The fact that four people connected to this case are also connected to the same hairdresser is too much of a coincidence for me.

I agree. But not everyone seems to think its that amazing a coincidence. And, in fairness, The Salon is very popular. Besides, we already knew Peggy went to The Salon, A.J. reminded her. Maddie learned about her death at The Salon.

Elysia sighed. True.

They debated a short list of questions A.J. could present to Jake in hopes that he might follow up where they could not. By the time they had worked out their short list, they were pulling into the long, dirt drive that led to the farmhouse at Deer Hollow.

As A.J. got out of the SUV, Elysia leaned across and said, Anna?

A.J. bent, absently reflecting that even a week ago she would have been unable to make so simple a move without pain. Yes?

Thank you.

Of course! A.J. said quickly. She wasnt even exactly sure what her mother was thanking her for, but she was a little embarrassed.

I know you think we should trust the police and leave any further investigating to them. I couldnt do this on my own, so thank you.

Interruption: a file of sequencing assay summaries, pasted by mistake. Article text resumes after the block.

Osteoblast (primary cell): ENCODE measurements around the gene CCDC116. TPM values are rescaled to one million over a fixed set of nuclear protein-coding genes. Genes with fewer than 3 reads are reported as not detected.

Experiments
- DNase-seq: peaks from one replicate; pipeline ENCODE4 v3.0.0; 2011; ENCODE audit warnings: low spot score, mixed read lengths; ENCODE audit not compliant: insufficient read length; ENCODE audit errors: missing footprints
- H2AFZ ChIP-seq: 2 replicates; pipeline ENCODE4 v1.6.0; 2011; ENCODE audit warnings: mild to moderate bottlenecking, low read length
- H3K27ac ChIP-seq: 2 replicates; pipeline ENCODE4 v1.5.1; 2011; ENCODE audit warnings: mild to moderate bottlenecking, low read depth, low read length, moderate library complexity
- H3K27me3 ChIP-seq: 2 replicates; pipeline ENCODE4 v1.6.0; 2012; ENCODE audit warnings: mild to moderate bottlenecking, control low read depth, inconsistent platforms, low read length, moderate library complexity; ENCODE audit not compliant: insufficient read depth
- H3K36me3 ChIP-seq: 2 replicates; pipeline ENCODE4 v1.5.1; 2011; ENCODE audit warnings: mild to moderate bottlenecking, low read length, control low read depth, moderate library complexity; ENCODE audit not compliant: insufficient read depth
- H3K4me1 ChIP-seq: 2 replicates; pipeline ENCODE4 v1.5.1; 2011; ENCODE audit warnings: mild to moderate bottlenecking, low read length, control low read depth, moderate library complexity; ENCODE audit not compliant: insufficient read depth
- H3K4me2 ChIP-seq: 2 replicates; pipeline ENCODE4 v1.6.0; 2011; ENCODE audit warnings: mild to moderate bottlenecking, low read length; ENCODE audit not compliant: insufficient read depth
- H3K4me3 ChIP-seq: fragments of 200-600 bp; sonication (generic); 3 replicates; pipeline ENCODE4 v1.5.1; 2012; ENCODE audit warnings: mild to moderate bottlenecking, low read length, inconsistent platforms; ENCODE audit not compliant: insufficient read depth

A.J. nodded and let the heavy door swing shut.

She was touched, although she wasnt convinced that Elysia wouldnt have forged ahead on her own. She told herself she was acting as a moderating influence, and she hoped that was true. But as much as she wanted to leave the investigation to the police, as much as she wanted to believe that they would find Dicky Massris real killer without any help from her or Elysia, she knew things didnt always work out the way they should.

She watched the Land Rover bouncing and bumping down the dirt road back to the highway, then she turned and let herself inside the house.

It felt warm and a little stuffy, so she opened the windows and went out on the back patio to call to Monster, who came around the side of the house looking guilty in the way only a dog digging for gophers in the flower beds can look.

What have you been doing? A.J. said in the deep, deep voice she always assumed for scolding Monster-on those rare occasions he needed scolding.

Monster promptly flattened his ears and looked cowed, although what he made of the deep, deep voice was anyones guess. The deep, deep voice was actually as far as A.J.s punitive measures went. She sort of even secretly hoped that Monster might catch a few of the gophers in a display of natural selection, but shed never seen any sign of success. Which, on second thought, was perhaps a good thing.